Choose your customers, don't just identify them. The natural instinct, and rightly so, of every sales and marketing person is to capture the attention and pocketbook of every potential customer. This concept is fine in principle but more complex in the details. As production capacity scaled back during the pandemic, we saw a far‐reaching culling of marginal brands. Coca‐Cola cut over 200 brands from its portfolio.
Why? The answer is very Lean. Each brand you carry, or each unique customer segment you're chasing, introduces complexity and variation into your processes. In the case of a bottling plant, the complexity causes product changeovers. A setup is required to clean the bottling equipment, make adjustments for a different bottle style, change the labeling, etc. Multiply that effort further to all of the management and marketing of the brand and the complexity becomes overwhelming. You could spend a lot of time and effort trying to improve those changeovers, or you could eliminate the need for changeovers entirely by paring back the product offering.
From the smallest restaurant with just a few people on staff to the largest conglomerates, businesses accept increased complexity as a given in the pursuit of every possible customer. The result is rampant setups, batch operations, excess material handling, and investment, both in fixed and working capital.
Given that the world has handed us a new constraint, now is the time to question our product and service complexity, intentionally choose our customers, and focus our newly limited resources on excelling at delivering value to our selected customers. Choosing your customers is the foundation of strategic thinking in Lean, balancing your capabilities and capacity against what the market demands.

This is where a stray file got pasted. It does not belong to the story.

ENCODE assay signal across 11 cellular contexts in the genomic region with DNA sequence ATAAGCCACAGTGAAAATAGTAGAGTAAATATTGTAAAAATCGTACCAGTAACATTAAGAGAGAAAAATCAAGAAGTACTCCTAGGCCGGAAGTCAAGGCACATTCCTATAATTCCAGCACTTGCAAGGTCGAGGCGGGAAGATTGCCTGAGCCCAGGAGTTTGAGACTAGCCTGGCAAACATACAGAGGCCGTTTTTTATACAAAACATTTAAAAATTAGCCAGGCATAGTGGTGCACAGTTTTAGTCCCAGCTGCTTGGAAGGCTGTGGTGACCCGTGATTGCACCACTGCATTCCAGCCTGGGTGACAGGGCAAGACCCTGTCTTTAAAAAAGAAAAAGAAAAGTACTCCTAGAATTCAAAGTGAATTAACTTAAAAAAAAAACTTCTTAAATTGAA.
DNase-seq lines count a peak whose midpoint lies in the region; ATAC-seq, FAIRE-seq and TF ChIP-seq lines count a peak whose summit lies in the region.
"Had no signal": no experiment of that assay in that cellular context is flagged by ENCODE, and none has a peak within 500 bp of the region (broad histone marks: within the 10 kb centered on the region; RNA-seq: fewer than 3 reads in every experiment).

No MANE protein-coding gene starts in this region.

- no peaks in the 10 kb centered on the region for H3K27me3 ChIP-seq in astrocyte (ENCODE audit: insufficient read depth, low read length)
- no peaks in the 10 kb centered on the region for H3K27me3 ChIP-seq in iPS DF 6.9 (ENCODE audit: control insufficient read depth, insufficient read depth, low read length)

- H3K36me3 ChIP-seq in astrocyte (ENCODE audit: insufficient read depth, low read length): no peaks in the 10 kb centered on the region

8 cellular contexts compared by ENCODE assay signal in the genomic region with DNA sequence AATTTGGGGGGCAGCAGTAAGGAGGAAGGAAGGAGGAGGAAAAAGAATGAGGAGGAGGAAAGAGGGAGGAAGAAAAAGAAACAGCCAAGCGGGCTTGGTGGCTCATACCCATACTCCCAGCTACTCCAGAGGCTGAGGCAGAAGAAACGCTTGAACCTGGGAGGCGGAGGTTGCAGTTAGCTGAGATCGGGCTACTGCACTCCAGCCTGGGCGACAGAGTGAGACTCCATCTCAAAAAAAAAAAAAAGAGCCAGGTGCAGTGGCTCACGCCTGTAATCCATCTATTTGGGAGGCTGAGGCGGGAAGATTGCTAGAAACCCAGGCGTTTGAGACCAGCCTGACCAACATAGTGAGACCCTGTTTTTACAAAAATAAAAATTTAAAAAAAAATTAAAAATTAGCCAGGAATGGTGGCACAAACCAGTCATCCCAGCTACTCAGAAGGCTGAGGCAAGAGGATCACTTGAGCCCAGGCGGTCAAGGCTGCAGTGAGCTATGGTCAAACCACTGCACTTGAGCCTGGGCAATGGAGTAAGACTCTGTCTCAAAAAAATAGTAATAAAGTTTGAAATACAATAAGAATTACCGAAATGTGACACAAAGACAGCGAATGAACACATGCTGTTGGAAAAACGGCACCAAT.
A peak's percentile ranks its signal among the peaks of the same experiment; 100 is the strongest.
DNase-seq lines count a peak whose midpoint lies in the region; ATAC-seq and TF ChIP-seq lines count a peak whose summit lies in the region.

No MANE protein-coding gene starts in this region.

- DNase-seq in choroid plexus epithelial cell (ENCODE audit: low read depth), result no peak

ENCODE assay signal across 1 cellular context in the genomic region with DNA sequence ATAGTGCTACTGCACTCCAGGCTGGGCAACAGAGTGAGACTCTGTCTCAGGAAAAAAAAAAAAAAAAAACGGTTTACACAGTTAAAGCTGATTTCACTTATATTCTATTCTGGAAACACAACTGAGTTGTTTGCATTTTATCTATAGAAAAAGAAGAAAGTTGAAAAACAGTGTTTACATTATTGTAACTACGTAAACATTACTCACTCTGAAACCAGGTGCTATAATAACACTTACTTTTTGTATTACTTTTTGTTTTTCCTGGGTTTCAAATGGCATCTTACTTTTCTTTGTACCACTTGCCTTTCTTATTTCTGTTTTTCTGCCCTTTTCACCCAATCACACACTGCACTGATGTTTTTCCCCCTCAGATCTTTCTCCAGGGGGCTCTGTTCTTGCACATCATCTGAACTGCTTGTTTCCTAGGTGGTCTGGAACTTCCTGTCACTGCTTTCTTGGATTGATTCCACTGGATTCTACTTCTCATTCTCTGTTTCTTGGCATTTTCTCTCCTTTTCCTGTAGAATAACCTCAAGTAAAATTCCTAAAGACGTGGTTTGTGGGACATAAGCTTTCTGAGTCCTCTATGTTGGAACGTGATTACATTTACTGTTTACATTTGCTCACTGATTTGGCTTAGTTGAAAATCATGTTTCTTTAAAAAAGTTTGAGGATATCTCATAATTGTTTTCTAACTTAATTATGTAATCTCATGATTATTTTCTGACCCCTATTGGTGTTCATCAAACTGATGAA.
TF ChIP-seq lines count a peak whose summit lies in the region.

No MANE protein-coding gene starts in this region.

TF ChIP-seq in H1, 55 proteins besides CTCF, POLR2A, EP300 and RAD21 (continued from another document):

At the beginning of the pandemic, several clients reached out to me asking for assistance in responding to the challenge that physical distancing requirements placed on their processes. Value stream mapping is designed to focus your thinking on the customer, and the process, or value stream, that the customer experiences. The primary "value" to the customer became safety from a life‐threatening disease. Needless to say, the focus on the customer experience was never sharper.
We started by mapping the existing processes (always map your processes, every one, every time) but then we had to figure out how to adapt those processes quickly, in real‐time, while minimizing the risk from a new threat that we didn't yet understand. This leads me to my second enhancement of the Lean principles.
Design your value stream, don't just map it. Lean thinking is by design and its language, built around the idea of continuous improvement. Inherent in the words "continuous improvement" is the idea that we will iterate from our current process (hopefully in a rapid fashion), continuously changing and improving. But we are always starting from our current process, and that can limit us when we face unprecedented changes in our operating environment. In executing our pandemic projects, we had to figure out how to design processes that were more than a few changes away from current processes or even entirely new.
For this, we turned to process modeling and, more specifically, discrete event simulation (DES) using Process Playground. Discrete event simulation allowed us to take the data from the existing process maps and use that to design and simulate the new or revised processes. Note: there is a risk of extrapolation error as we deviate further from the current operations.
The modeling exercises allowed us to virtually pilot the new processes repeatedly and fine‐tune the process parameters before we implemented the strategies in what became simultaneous pilot/go‐live events.
The process modeling also allowed us to anticipate how the process would react if we were wrong in our assumptions or if conditions changed, allowing us to think about and plan for contingencies. We built our FMEA (Failure Mode and Effect Analysis) based on the process modeling to know how to adapt as the new process interfaced with reality. Process modeling has additional benefits as we look at the following two Lean principles.
Most Lean methods and tools are deployed under the broad topics of creating flow and responding to pull. Recall DOWNTIME and the eight wastes we attack in Lean: